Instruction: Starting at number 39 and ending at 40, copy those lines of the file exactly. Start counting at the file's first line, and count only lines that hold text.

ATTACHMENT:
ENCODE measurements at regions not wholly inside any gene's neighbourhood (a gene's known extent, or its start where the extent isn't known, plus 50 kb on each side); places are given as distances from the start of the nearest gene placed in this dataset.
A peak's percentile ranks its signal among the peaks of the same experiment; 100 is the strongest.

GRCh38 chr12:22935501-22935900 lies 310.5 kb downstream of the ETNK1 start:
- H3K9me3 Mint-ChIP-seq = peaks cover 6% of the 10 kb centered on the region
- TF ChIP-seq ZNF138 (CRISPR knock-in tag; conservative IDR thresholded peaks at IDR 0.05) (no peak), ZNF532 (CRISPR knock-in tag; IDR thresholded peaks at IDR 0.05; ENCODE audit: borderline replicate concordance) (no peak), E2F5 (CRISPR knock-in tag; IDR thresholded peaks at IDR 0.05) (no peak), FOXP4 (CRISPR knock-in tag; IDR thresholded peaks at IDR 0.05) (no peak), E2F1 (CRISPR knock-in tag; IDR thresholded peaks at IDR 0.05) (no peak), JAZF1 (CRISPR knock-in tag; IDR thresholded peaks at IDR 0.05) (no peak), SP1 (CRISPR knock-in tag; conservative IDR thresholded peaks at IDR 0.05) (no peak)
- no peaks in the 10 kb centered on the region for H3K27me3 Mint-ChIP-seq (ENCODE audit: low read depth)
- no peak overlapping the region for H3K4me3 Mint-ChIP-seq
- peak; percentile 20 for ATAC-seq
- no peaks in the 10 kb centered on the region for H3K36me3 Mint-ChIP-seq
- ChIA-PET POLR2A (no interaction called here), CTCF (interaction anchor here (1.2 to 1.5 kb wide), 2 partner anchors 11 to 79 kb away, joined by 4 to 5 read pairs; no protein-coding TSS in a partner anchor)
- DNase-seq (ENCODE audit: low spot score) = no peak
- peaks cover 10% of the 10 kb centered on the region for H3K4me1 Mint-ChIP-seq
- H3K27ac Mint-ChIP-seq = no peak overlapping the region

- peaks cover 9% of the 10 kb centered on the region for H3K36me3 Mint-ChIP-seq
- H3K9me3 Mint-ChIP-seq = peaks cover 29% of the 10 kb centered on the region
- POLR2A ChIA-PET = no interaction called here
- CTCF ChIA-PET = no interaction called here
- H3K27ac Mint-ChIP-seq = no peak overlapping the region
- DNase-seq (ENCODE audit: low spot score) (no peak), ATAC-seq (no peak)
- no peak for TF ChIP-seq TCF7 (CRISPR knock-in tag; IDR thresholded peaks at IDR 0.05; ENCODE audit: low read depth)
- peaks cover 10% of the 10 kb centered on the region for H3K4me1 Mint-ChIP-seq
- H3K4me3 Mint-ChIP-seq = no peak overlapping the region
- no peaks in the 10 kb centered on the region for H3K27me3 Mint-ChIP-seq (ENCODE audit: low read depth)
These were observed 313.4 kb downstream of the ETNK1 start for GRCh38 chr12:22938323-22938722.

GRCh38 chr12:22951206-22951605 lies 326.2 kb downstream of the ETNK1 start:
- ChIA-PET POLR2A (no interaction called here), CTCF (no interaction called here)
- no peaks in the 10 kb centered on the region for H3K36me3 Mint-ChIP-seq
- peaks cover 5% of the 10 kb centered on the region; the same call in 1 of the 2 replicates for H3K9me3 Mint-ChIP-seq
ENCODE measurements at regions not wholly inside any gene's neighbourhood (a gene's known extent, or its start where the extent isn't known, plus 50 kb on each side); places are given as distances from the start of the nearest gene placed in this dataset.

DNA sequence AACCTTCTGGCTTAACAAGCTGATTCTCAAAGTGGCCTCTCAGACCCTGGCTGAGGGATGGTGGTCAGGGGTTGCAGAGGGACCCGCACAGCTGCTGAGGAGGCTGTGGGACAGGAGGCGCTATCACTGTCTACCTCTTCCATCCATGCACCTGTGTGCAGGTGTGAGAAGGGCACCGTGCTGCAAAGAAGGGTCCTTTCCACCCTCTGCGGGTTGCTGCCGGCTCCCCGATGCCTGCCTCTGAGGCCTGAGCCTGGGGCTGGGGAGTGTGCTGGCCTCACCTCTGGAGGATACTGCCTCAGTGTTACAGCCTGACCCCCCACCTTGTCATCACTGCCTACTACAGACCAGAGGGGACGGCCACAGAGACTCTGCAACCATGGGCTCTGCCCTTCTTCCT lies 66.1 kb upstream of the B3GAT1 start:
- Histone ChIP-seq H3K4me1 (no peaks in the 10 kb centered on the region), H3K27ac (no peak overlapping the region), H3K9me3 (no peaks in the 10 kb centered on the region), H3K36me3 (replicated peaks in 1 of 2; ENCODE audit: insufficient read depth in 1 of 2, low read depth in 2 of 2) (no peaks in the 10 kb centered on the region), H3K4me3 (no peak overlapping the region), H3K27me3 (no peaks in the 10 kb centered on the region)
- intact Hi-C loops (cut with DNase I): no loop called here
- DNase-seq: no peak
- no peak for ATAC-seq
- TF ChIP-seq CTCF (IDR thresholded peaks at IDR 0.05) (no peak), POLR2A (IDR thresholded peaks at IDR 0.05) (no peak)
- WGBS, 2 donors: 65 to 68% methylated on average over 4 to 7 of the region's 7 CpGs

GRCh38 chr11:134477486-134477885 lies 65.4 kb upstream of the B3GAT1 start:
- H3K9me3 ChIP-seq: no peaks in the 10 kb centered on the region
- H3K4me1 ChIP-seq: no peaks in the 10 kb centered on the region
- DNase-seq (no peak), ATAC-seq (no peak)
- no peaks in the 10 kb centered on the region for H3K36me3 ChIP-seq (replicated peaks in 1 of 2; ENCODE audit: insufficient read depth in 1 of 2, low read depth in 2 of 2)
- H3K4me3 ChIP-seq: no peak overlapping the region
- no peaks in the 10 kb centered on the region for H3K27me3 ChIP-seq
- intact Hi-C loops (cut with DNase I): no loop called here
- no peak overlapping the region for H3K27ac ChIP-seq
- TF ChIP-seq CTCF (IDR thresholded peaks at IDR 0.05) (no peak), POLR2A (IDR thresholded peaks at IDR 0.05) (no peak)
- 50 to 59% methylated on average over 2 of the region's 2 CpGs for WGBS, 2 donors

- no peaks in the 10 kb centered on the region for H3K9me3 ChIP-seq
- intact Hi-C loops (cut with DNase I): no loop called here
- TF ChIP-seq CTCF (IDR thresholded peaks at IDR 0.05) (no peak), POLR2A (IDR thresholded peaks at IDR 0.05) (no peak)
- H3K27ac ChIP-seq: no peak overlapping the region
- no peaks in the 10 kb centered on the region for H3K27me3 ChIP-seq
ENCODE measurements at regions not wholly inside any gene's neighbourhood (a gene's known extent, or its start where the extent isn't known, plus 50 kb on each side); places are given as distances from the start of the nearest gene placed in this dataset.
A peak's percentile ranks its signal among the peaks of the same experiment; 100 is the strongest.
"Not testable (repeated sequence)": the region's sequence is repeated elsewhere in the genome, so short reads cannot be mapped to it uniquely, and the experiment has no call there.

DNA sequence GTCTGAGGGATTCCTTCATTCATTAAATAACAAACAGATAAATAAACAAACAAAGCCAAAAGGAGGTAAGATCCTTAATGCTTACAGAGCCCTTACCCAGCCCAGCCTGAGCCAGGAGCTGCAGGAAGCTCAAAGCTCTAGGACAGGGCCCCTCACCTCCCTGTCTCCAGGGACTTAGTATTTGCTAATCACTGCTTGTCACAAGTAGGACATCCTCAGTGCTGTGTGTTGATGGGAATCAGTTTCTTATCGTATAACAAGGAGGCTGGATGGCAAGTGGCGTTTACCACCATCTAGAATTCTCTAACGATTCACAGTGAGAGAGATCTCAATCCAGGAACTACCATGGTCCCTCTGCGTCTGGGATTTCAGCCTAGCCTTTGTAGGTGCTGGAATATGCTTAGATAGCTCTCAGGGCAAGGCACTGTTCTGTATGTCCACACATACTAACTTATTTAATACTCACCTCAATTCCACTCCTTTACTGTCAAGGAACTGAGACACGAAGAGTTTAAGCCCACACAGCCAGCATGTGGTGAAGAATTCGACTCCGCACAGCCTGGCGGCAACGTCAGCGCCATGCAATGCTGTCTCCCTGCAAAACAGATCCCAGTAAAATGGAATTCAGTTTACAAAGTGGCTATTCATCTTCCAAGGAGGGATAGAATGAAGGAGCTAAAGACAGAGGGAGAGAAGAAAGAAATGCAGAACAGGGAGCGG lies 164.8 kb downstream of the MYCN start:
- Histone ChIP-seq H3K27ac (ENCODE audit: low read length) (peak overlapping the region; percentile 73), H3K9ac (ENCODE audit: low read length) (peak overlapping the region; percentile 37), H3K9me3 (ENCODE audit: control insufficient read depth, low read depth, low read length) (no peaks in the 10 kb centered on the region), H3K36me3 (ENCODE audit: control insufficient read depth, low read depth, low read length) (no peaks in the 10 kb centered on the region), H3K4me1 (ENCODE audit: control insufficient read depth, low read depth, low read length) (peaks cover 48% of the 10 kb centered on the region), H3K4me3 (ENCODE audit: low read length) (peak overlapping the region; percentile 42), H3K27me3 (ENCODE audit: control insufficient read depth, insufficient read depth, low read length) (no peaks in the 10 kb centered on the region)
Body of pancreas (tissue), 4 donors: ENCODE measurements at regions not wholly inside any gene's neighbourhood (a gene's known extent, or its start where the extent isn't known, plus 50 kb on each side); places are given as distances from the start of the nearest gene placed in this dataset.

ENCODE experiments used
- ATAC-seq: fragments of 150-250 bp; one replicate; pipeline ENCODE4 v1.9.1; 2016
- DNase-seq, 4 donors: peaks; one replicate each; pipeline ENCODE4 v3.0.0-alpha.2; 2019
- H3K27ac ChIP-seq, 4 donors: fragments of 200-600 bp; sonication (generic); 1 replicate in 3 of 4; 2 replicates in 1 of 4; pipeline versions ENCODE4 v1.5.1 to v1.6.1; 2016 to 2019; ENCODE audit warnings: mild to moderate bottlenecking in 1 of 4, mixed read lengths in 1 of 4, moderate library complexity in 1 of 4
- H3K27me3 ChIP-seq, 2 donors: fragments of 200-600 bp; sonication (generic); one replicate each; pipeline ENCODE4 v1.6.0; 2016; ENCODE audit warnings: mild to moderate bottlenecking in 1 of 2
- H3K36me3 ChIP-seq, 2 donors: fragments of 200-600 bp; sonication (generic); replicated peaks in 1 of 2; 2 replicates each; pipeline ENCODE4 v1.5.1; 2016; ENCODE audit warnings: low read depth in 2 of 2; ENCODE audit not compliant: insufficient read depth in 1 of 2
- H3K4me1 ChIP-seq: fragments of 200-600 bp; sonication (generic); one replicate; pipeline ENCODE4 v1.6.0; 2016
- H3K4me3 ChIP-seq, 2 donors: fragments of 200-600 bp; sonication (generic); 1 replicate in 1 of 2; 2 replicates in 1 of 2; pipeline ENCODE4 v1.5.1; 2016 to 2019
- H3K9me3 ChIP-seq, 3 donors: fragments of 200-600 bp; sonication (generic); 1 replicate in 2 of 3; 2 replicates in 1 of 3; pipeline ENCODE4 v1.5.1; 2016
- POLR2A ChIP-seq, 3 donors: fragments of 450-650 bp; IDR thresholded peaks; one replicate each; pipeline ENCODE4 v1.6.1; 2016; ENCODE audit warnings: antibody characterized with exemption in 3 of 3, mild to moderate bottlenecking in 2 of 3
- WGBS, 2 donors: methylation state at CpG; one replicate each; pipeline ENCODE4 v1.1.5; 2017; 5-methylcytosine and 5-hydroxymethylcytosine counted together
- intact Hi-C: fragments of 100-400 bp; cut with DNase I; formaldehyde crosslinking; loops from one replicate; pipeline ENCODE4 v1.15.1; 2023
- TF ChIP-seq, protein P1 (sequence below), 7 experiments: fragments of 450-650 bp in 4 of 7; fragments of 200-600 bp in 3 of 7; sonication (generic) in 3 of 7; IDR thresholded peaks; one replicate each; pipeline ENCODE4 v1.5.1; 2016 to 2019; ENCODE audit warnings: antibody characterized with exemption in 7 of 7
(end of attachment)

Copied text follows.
- H3K4me1 ChIP-seq: no peaks in the 10 kb centered on the region
- DNase-seq (no peak), ATAC-seq (no peak)